In this article I explain the logistics of the debt ceiling and how Geithner is going to buy himself a couple of more months.
I then say:
In all the hoopla over the debt ceiling, I haven’t heard many people raise the point that the government has a huge collection of assets that could be sold to the private sector. This would cushion the blow and make the transition easier. In other words, if people say that $750 billion in spending cuts (between now and September 30) is simply “impossible,” then we still don’t have to either borrow more or raise taxes. We have another option: namely, the federal government could auction off some of its holdings and fill the gap that way.
For example, the Strategic Petroleum Reserve (as of late November) had almost 727 million barrels of crude oil. At current market prices, this inventory is worth more than $80 billion. The Outer Continental Shelf (OCS) contains an estimated 59 billion barrels of technically recoverable crude oil. Obviously, a barrel of oil in the hand is worth more than one under the sea floor, but clearly the federal government could raise huge sums of money by selling this property to the private sector.
In addition to mineral resources, the federal government has enormous holdings of real estate and office buildings. A Reason report quotes then-OMB Director Peter Orszag estimating in 2010 that the federal government owned 14,000 buildings and structures that were “excess” and 55,000 that were “under- or not-utilized.”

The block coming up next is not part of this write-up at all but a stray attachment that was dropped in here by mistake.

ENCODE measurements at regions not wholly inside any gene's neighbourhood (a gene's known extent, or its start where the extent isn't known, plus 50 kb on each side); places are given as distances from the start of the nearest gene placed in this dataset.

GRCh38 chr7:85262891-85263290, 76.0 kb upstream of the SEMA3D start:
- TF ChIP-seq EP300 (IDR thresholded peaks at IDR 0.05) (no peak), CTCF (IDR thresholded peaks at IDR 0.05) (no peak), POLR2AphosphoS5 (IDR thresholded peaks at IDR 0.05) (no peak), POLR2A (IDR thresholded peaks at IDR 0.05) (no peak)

Beyond auctioning assets, the feds could get even more creative in dreaming up win-win scenarios that would ease the cash crunch without having to raise taxes or borrow more. For example, the government could tell current Social Security beneficiaries: “If you agree to renounce all of your future benefit checks, we will exempt you from income taxation should you go back to work.” Depending on how the deal were configured, this arrangement might not “sacrifice” too much future tax revenue from the government’s point of view, and it would reduce the upfront cash outflow needed to pay Social Security beneficiaries.
Incidentally, do any of the policy wonks out there know if a think tank has done a compilation of how much the federal government could raise by selling off assets? I was surprised that I couldn’t quickly find such a thing at Heritage or Cato.